Achieving continuous growth is however difficult to achieve and results may sometimes fall from one year to the other. Nevertheless it is important to have a growing tendency throughout the years and engage in performance enhancement which will assure business sustainability. GDP growth is important for macroeconomic stability, new car sales are the key towards achieving profits for carmakers and provide the possibility to continue development and increase employee wages in line with productivity and competitiveness. The latter will be reintroduced into the economy and will continue to support GDP growth for the following years and will thus create the premises for demand to grow within other sectors (including new car sales) and generate more profits which is an important decision factor to raise wages and so on and so forth. A healthy economy will manage to maintain a positive competitive spiral which will generate wellbeing for its population and increase the overall quality of life.

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About Author

Professor Marian Mocan, born on October 23rd, 1961 graduated from the Faculty of Mechanics in 1986. He obtained the Master Business Counselor title at Washington State University SBDC and a PhD in Economics from the West University of Timisoara. He is the Dean of the Faculty of Management in Production and Transportation of the Politehnica University from Timisoara, Romania. He teaches the Basics of management, Logistics, Strategic management and the Management of logistic systems. He collaborates with universities from Europe, Asia and North America. He is a PhD supervisor in the field of Engineering and management since 2010. He has written 14 academic books and over 140 scientific articles. Research areas of interest are Logistics and Supply Chain Management, Strategic Management, Operational Management.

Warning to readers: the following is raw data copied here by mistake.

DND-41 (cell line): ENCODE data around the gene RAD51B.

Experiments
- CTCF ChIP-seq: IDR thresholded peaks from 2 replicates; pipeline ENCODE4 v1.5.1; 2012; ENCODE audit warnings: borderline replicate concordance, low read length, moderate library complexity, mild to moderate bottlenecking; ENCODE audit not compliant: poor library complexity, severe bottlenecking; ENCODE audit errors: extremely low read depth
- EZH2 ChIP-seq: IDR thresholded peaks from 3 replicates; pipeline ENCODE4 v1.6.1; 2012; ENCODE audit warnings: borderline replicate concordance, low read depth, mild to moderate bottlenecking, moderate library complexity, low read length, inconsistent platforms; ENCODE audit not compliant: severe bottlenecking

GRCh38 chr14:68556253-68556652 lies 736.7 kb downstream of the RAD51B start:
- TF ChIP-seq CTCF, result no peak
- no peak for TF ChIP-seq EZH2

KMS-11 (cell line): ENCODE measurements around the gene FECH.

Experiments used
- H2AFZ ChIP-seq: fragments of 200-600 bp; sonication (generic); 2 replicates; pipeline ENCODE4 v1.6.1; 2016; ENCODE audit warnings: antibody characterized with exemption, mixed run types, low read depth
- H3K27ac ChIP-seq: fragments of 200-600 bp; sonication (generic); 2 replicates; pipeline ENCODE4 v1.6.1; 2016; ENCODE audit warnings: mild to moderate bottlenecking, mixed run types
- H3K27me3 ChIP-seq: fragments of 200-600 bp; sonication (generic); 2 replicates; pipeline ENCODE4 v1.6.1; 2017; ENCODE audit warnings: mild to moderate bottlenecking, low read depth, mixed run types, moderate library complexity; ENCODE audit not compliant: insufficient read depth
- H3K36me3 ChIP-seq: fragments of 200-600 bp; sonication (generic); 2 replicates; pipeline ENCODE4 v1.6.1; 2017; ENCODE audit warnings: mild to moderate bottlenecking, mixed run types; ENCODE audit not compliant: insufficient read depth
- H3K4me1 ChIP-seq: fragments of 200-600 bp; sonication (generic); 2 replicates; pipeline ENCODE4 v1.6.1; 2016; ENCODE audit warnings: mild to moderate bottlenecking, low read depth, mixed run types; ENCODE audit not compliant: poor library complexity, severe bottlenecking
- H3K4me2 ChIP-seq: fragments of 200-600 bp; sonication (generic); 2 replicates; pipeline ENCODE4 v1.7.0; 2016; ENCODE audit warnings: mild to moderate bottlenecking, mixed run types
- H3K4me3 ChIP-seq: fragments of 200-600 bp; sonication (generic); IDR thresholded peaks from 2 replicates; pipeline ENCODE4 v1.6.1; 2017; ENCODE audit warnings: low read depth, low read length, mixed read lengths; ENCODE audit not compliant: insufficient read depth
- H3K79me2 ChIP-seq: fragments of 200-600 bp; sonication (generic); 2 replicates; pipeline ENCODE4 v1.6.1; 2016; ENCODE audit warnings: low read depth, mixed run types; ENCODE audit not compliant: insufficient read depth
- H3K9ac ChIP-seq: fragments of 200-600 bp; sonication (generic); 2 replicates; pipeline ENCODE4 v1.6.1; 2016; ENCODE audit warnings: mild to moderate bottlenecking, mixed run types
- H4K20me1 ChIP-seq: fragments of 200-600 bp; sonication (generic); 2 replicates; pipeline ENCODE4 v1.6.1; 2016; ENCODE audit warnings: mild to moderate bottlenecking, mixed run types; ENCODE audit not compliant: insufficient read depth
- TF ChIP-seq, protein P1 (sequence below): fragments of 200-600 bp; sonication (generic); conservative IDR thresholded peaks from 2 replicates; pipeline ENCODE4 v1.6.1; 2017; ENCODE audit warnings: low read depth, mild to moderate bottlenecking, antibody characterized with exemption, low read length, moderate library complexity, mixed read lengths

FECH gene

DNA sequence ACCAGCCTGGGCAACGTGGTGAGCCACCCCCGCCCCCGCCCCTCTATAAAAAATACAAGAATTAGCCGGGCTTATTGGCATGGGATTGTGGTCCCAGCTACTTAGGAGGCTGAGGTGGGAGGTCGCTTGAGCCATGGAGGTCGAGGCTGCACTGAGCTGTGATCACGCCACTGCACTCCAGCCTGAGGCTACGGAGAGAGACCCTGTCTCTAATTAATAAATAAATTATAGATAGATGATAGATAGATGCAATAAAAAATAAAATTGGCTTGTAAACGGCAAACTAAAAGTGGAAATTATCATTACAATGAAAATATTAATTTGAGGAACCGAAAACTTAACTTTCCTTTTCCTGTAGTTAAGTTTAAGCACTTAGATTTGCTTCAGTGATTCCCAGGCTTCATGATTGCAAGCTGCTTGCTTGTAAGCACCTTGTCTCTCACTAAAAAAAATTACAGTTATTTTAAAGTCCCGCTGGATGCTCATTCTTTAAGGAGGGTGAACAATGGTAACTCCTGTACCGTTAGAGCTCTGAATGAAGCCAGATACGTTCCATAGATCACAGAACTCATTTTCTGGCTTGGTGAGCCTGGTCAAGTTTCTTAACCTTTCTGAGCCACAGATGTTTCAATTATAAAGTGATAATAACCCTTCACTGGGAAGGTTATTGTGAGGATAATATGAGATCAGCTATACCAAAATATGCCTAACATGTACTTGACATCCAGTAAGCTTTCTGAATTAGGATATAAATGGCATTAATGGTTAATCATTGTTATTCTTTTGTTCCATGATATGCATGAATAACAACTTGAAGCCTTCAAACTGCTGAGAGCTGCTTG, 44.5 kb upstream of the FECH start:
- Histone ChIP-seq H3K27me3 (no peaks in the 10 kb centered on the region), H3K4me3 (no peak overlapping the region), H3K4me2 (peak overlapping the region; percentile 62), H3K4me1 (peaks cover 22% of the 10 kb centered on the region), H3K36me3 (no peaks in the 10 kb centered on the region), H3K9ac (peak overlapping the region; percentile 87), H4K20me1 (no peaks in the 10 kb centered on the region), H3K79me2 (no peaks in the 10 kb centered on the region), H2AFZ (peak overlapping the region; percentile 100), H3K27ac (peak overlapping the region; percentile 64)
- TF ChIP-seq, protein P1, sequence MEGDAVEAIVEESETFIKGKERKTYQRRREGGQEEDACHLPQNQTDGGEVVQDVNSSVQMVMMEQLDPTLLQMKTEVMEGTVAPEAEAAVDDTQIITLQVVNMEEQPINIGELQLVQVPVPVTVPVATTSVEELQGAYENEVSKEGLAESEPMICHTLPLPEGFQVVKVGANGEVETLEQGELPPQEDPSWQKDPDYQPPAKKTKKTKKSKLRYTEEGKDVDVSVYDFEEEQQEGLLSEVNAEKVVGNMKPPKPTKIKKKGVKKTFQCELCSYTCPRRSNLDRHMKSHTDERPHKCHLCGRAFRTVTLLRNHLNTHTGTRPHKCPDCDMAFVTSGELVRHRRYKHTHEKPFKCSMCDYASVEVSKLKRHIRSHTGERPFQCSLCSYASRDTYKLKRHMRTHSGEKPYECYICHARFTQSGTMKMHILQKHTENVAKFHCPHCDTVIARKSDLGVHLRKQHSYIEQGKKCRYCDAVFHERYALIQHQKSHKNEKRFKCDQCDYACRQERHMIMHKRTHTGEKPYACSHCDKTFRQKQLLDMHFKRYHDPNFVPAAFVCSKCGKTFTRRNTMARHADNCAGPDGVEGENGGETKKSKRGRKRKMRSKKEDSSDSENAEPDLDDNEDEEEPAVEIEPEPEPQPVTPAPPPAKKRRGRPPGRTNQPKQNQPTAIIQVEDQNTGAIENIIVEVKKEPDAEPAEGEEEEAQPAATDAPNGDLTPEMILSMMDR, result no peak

Attila Turi, born on April 6th, 1987 graduated from the Faculty of Management in Production and Transportation in 2010 and obtained his Master’s degree in Logistics from the Faculty of Applied Sciences within the Artois University, France, in 2012. Within the same year he successfully completed the Basics of Supply Chain Management (BSCM) Module and obtained the certification after an exam hosted by APICS. He is currently a PhD student at the Politehnica University from Timisoara, Romania and teaches Industrial and commercial logistics since 2014 and has written 7 scientific articles. His research areas of interest include Performance analysis in the automotive industry, Management, Supply Chain Management and Logistics.

Gilles Goncalves, born on January 11th, 1956 is a full professor at the Artois University, France, since 1994. He studied Computer Science at the University of Lille1 and obtained his PhD in 1985. During 14 years, he was a lecturer and his works concerned parallel and distributed computing. His current research interests include Information systems, Security management, Simulation modeling, Discrete optimization and Metaheuristics. He has written about 20 papers in scientific journals, 5 book chapters and more than 100 scientific communications in conferences. He manages a research laboratory named “LGI2A”, whose main topics are the Organization and management of logistic processes. Sustainable aspects of the supply chain are taken into account in his works.

Sorin-Ioan Maistor, born on October 31st, 1985 graduated from the Faculty of Management in Production and Transportation in 2009. In 2011 he obtained the title of Master in Business Administration (MBA) at the Politehnica University of Timisoara, Romania and is currently a PhD student in the field of Engineering and management. He began his teaching activity in 2009, as an assistant teacher of Economic engineering, Logistics and Maintenance of production systems within the graduated faculty. He has published 15 scientific articles and is co-author of a guide for seminar activities for Economic and financial analysis. Research areas of interest are Logistics and Supply Chain Management, Production Management and Economic Engineering.